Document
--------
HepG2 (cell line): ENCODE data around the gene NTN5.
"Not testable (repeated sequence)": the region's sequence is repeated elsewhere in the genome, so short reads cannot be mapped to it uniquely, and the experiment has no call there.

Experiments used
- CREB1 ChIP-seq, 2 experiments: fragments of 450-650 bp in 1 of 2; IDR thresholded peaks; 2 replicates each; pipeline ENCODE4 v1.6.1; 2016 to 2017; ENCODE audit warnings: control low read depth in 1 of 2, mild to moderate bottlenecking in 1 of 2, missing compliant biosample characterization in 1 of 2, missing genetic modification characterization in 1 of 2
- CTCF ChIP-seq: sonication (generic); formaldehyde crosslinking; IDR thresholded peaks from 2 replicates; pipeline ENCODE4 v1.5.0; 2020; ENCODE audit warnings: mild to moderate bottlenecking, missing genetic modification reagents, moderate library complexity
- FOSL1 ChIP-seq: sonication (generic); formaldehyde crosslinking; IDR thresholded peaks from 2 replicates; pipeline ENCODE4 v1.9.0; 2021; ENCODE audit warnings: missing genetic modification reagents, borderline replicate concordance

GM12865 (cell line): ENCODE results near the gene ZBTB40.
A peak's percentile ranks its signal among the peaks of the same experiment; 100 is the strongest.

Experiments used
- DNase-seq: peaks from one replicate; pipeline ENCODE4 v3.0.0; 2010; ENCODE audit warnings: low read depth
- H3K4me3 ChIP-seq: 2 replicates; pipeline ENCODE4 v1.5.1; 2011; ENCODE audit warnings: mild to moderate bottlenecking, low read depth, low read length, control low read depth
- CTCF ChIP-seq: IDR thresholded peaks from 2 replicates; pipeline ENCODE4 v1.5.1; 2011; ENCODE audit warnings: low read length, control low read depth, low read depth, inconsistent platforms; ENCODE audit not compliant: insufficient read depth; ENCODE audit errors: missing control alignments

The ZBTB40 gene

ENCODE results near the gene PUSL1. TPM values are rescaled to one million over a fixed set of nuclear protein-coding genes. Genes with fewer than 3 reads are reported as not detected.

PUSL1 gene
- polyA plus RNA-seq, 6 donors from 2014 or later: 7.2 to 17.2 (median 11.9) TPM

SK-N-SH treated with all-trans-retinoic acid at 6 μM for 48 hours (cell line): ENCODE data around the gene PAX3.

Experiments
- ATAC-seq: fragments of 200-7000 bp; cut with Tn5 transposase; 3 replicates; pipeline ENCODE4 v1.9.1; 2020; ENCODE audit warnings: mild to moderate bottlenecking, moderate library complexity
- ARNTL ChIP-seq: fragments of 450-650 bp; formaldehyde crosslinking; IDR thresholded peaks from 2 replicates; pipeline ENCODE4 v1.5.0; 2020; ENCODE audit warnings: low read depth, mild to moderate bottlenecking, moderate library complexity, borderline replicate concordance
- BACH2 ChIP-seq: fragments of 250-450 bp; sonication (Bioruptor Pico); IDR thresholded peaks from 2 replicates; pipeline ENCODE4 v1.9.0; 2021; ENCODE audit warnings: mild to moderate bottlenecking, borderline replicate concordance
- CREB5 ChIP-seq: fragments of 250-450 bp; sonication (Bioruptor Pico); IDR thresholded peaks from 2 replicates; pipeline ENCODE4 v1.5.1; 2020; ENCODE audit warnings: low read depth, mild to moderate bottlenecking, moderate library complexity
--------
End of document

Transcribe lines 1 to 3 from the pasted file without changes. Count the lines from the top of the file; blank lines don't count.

HepG2 (cell line): ENCODE data around the gene NTN5.
"Not testable (repeated sequence)": the region's sequence is repeated elsewhere in the genome, so short reads cannot be mapped to it uniquely, and the experiment has no call there.

Experiments used